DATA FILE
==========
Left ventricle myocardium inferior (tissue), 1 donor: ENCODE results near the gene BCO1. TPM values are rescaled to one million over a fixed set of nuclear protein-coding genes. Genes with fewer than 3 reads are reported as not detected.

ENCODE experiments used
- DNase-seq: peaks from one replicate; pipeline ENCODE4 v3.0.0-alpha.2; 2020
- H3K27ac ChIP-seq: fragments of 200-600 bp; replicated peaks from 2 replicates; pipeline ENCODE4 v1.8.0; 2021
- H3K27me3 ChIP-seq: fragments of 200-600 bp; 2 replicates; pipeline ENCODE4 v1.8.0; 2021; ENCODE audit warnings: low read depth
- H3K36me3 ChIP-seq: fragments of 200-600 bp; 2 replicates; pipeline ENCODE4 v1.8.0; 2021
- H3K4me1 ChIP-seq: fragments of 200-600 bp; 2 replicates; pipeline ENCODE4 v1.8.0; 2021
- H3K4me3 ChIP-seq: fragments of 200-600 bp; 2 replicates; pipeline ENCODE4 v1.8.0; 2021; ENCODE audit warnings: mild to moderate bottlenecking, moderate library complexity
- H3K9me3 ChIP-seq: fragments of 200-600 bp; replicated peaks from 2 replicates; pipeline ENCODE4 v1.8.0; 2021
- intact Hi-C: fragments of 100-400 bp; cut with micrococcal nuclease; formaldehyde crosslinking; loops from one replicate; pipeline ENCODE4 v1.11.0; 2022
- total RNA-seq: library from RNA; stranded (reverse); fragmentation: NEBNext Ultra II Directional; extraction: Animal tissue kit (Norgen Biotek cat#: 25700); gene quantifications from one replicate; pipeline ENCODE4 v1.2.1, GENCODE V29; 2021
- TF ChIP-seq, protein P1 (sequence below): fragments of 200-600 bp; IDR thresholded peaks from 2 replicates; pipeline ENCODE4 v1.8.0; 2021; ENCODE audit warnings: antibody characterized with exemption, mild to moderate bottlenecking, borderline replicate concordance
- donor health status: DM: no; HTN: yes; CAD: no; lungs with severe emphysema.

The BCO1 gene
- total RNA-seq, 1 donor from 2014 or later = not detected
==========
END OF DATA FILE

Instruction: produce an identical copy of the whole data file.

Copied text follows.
Left ventricle myocardium inferior (tissue), 1 donor: ENCODE results near the gene BCO1. TPM values are rescaled to one million over a fixed set of nuclear protein-coding genes. Genes with fewer than 3 reads are reported as not detected.

ENCODE experiments used
- DNase-seq: peaks from one replicate; pipeline ENCODE4 v3.0.0-alpha.2; 2020
- H3K27ac ChIP-seq: fragments of 200-600 bp; replicated peaks from 2 replicates; pipeline ENCODE4 v1.8.0; 2021
- H3K27me3 ChIP-seq: fragments of 200-600 bp; 2 replicates; pipeline ENCODE4 v1.8.0; 2021; ENCODE audit warnings: low read depth
- H3K36me3 ChIP-seq: fragments of 200-600 bp; 2 replicates; pipeline ENCODE4 v1.8.0; 2021
- H3K4me1 ChIP-seq: fragments of 200-600 bp; 2 replicates; pipeline ENCODE4 v1.8.0; 2021
- H3K4me3 ChIP-seq: fragments of 200-600 bp; 2 replicates; pipeline ENCODE4 v1.8.0; 2021; ENCODE audit warnings: mild to moderate bottlenecking, moderate library complexity
- H3K9me3 ChIP-seq: fragments of 200-600 bp; replicated peaks from 2 replicates; pipeline ENCODE4 v1.8.0; 2021
- intact Hi-C: fragments of 100-400 bp; cut with micrococcal nuclease; formaldehyde crosslinking; loops from one replicate; pipeline ENCODE4 v1.11.0; 2022
- total RNA-seq: library from RNA; stranded (reverse); fragmentation: NEBNext Ultra II Directional; extraction: Animal tissue kit (Norgen Biotek cat#: 25700); gene quantifications from one replicate; pipeline ENCODE4 v1.2.1, GENCODE V29; 2021
- TF ChIP-seq, protein P1 (sequence below): fragments of 200-600 bp; IDR thresholded peaks from 2 replicates; pipeline ENCODE4 v1.8.0; 2021; ENCODE audit warnings: antibody characterized with exemption, mild to moderate bottlenecking, borderline replicate concordance
- donor health status: DM: no; HTN: yes; CAD: no; lungs with severe emphysema.

The BCO1 gene
- total RNA-seq, 1 donor from 2014 or later = not detected